Youth is Served
It’s not unusual to see prospect rankings have a lot of very young, toolsy players ranked high. If you look at my prospects, particularly the #4 through #11 range, you see just that. They are easy to get excited about while at the same time understanding that they have a long way to go, and with that, a lot of development. Some will take those necessary strides forward. Some won’t. That’s the nature of player development. But with guys like Akil Baddoo and Brusdar Graterol in the mix, fans should start getting excited about what they could be.
Experience is Served
While tools and ceiling are important, floor should be factored in as well. For instance, Mitch Garver’s floor is major league backup catcher. I mean, he’s basically there already. His ceiling is quality starting catcher. He’s coming off of a terrific 2017 season in the highest level of the minors. There needs to be value in having played at the higher level. I subscribe to the thought that once a guy experiences good success in AA and/or AAA, he is pretty close. Luke Bard put up some crazy numbers in AA and then in AAA this year. Sure, he’s 27 and hasn’t played in the big leagues, but I still think he could become a solid MLB reliever.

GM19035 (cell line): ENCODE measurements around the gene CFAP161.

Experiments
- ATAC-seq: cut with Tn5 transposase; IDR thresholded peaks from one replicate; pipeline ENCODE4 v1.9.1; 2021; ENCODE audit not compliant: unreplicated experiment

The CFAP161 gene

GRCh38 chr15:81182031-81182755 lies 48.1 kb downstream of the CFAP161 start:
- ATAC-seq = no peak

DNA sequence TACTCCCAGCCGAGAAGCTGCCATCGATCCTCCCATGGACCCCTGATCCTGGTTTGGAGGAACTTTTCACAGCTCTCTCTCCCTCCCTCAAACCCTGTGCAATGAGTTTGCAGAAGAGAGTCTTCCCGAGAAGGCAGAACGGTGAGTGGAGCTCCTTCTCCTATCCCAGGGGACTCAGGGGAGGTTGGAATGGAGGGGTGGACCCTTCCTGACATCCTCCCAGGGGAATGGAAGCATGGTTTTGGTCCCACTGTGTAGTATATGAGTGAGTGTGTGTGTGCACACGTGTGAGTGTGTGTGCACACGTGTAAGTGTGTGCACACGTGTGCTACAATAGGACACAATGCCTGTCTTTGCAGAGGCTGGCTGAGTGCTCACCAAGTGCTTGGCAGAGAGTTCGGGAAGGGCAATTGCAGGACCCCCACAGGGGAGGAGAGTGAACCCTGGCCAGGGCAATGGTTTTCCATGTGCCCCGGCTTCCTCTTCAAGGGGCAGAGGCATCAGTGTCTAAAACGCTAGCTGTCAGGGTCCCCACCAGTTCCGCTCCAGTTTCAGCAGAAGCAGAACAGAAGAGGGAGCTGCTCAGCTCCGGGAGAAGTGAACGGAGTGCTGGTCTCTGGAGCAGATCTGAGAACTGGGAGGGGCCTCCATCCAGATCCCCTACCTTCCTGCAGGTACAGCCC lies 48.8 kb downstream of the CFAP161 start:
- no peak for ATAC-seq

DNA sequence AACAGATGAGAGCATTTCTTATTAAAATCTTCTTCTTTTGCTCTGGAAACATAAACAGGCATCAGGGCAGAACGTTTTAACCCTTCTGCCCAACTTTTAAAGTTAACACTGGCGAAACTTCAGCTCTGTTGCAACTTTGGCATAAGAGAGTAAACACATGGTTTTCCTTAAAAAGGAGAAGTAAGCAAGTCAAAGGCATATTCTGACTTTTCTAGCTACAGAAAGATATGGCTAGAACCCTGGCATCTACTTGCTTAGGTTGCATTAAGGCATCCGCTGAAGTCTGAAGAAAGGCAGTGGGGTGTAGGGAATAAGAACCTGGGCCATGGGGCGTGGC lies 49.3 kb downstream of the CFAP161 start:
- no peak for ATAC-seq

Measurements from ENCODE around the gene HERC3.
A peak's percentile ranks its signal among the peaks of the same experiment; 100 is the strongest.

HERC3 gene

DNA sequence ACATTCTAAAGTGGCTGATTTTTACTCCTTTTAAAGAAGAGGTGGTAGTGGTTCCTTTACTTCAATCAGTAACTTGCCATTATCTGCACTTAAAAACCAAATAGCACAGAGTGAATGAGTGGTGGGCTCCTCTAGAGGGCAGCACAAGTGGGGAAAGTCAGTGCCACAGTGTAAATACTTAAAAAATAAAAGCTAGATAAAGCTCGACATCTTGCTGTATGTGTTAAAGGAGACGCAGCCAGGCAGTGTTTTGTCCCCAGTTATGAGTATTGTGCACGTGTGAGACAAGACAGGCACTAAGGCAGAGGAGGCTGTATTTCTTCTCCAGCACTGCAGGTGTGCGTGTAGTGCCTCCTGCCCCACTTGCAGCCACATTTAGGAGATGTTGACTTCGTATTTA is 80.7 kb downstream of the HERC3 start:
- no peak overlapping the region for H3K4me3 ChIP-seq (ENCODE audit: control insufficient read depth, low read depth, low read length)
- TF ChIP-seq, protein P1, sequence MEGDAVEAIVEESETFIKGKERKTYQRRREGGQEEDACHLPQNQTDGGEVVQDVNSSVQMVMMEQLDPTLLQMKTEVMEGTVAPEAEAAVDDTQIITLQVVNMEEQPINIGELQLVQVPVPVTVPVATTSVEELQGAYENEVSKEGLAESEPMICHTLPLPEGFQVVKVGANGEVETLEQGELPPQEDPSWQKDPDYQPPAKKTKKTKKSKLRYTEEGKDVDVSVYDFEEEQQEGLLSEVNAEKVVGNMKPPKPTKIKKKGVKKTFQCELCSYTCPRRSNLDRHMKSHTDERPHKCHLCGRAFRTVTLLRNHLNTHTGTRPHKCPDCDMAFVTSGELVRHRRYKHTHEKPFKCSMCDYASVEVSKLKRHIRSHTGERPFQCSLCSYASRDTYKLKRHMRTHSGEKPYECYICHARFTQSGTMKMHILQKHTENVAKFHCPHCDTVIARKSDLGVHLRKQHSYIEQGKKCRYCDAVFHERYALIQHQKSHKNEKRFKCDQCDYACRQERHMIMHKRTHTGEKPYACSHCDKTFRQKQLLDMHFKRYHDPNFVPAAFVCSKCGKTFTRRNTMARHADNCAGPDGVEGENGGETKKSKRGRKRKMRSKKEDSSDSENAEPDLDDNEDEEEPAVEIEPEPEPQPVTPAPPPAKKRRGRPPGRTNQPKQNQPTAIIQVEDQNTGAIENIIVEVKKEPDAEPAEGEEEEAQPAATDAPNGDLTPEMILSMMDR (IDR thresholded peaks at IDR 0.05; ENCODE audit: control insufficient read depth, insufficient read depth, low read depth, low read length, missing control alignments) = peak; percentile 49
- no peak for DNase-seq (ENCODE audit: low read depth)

A Combination of Both
There’s a reason that guys like Stephen Gonsalves, Fernando Romero and Felix Jorge rank where they do. They’ve overcome the struggles of taking their talent and working hard and experiencing success and finding themselves putting up good numbers in the upper levels. They all have the potential to be quality major league starters, but they have worked up such that their floor is higher too.
Trades Help Too